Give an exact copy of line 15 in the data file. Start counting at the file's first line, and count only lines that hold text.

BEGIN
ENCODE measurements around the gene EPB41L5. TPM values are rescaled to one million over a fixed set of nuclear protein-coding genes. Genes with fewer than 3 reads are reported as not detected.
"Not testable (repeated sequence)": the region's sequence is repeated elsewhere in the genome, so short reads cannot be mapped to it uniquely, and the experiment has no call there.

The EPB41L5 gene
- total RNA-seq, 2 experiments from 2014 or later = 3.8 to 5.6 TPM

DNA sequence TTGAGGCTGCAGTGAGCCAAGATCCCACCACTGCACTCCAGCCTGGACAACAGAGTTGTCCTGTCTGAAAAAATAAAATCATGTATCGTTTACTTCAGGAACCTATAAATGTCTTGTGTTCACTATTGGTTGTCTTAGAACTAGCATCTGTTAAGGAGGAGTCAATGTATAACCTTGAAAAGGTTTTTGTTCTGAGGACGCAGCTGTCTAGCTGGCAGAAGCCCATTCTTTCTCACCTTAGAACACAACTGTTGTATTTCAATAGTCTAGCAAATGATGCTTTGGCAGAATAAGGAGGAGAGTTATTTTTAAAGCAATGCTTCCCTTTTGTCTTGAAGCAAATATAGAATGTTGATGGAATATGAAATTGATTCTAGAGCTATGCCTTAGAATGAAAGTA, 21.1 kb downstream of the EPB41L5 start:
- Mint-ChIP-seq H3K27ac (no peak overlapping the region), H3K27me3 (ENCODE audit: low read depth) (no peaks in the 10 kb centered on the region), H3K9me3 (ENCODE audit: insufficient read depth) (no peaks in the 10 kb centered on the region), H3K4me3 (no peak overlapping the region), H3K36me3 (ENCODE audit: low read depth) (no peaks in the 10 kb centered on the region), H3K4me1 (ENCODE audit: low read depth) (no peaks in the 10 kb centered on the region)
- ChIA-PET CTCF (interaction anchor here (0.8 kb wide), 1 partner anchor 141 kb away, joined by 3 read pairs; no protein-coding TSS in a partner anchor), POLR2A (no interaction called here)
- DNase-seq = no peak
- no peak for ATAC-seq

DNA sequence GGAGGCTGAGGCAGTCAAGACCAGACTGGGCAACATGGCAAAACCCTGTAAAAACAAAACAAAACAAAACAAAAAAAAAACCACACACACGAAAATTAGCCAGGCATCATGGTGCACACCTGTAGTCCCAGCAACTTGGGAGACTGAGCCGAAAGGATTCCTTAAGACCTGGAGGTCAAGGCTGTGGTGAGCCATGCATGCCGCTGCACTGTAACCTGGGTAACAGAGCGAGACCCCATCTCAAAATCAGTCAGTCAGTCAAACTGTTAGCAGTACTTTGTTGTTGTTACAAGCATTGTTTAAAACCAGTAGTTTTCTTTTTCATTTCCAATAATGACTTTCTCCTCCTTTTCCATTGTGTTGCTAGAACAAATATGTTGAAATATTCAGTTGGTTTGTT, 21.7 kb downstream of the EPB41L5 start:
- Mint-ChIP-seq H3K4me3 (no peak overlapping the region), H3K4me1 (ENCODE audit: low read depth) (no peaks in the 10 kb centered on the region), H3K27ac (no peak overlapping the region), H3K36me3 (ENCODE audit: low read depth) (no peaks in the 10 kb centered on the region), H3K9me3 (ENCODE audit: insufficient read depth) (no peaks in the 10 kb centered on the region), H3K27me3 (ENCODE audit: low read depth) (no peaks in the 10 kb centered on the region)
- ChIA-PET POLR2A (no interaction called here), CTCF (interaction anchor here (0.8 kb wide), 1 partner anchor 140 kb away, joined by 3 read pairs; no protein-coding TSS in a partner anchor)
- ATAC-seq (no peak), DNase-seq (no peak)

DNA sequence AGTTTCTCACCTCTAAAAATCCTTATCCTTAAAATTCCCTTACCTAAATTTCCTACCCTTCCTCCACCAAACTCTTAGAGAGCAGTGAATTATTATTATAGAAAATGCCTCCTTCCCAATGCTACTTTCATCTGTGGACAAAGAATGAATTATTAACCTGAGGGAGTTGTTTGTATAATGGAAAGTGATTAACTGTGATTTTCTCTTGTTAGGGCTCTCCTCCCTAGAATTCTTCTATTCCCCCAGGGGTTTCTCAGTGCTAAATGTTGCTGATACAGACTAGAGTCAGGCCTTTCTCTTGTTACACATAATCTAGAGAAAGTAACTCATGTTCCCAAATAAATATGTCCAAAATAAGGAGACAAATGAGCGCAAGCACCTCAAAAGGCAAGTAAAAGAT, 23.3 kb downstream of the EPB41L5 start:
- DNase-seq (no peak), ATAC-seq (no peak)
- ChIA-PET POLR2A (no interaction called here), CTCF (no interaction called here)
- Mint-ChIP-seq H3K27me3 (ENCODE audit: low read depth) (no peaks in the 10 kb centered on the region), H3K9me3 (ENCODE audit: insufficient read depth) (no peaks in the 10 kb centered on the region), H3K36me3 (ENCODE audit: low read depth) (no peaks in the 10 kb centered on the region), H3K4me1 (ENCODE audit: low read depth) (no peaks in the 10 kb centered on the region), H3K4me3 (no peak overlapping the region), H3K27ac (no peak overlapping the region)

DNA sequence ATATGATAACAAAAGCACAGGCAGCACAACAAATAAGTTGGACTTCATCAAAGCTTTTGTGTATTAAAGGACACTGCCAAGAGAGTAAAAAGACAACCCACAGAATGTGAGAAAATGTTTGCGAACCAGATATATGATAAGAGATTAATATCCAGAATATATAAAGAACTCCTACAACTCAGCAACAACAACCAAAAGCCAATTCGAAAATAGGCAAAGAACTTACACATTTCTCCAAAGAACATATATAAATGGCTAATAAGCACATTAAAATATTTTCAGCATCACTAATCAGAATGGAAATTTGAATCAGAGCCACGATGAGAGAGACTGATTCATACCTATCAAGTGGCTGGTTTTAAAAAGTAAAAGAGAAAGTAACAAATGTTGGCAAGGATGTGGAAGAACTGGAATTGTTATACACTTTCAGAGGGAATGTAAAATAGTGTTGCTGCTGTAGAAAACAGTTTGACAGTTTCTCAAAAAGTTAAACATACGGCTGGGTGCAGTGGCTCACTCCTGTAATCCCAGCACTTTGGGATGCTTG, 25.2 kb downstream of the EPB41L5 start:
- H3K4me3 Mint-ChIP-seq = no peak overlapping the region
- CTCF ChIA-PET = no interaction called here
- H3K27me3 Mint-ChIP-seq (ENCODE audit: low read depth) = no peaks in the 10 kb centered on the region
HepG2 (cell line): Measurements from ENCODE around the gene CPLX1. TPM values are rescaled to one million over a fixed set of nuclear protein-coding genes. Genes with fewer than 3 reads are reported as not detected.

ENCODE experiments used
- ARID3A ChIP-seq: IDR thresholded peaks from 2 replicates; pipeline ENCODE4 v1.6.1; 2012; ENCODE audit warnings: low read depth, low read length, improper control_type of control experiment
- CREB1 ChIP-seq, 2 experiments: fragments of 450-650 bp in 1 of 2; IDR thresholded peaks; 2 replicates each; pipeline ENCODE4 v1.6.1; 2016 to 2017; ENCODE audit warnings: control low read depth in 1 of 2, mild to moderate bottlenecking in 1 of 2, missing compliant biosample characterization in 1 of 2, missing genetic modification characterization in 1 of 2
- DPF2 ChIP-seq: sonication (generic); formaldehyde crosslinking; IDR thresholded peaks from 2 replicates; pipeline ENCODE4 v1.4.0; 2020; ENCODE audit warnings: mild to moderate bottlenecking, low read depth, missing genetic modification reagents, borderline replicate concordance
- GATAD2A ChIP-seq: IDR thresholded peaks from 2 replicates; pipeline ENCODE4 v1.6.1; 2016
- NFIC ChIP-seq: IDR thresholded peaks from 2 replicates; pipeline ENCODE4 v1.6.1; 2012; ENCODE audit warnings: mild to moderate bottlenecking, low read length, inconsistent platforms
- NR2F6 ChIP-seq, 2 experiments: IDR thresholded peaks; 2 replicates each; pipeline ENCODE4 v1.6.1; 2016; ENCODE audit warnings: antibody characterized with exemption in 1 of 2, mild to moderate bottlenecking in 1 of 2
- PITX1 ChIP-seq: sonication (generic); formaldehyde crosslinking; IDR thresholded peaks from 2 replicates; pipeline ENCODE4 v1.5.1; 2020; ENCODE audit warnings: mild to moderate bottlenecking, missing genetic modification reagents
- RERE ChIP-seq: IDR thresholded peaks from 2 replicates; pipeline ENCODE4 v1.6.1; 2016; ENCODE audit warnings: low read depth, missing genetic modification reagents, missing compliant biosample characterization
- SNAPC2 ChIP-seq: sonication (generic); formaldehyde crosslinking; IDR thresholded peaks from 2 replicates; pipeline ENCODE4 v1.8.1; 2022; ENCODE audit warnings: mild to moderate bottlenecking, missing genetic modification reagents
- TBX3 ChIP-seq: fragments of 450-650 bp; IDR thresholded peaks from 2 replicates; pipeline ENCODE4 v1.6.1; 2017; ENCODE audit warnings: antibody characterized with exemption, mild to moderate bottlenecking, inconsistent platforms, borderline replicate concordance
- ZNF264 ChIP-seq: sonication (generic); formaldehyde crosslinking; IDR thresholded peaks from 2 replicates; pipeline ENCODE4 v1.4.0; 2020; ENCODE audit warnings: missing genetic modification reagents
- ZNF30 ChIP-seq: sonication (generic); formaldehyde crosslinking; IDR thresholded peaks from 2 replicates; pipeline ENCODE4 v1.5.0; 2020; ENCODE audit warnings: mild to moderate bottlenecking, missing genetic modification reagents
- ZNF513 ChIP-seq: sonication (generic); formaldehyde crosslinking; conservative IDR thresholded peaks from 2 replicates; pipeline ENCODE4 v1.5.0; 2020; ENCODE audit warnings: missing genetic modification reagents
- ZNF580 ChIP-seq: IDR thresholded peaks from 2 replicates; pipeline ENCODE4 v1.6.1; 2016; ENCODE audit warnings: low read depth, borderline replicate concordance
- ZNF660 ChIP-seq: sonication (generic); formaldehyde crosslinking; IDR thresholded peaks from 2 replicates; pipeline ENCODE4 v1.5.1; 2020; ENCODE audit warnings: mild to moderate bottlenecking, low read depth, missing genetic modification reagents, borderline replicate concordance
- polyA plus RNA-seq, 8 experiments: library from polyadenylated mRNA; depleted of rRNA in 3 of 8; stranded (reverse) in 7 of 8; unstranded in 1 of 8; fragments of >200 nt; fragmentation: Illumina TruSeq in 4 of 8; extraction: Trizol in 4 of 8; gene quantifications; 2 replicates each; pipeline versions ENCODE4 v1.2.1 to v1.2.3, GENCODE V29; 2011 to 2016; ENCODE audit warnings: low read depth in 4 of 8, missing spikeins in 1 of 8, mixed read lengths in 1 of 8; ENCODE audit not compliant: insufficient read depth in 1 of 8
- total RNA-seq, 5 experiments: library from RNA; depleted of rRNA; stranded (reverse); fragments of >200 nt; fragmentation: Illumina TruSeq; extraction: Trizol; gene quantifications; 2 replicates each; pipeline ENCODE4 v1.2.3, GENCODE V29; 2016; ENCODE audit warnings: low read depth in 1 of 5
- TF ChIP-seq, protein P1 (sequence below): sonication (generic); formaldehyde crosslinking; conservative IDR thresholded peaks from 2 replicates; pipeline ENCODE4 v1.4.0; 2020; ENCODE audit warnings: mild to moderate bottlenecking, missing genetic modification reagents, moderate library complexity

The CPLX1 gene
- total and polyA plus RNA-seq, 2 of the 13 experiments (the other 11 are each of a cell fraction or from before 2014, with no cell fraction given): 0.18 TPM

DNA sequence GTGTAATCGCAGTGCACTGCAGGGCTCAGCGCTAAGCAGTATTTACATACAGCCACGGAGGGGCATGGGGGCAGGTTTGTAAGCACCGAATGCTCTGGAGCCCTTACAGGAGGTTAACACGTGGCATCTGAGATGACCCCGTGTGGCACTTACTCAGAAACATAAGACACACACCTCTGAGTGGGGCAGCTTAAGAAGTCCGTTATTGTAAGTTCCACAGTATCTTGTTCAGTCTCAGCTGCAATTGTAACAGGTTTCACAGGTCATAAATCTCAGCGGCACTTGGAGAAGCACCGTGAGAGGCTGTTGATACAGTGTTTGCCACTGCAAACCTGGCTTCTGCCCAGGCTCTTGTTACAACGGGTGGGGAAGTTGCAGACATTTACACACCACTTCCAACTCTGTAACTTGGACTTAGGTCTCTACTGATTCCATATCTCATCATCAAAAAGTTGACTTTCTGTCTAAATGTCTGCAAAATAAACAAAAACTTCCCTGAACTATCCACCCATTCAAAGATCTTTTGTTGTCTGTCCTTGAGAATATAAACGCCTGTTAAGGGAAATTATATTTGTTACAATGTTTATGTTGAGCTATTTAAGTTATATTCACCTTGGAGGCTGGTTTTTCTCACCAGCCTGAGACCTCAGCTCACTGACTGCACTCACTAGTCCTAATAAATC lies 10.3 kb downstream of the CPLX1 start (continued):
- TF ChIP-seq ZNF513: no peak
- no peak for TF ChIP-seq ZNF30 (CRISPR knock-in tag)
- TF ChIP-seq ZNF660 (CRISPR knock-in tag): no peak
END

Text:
- DNase-seq (no peak), ATAC-seq (no peak)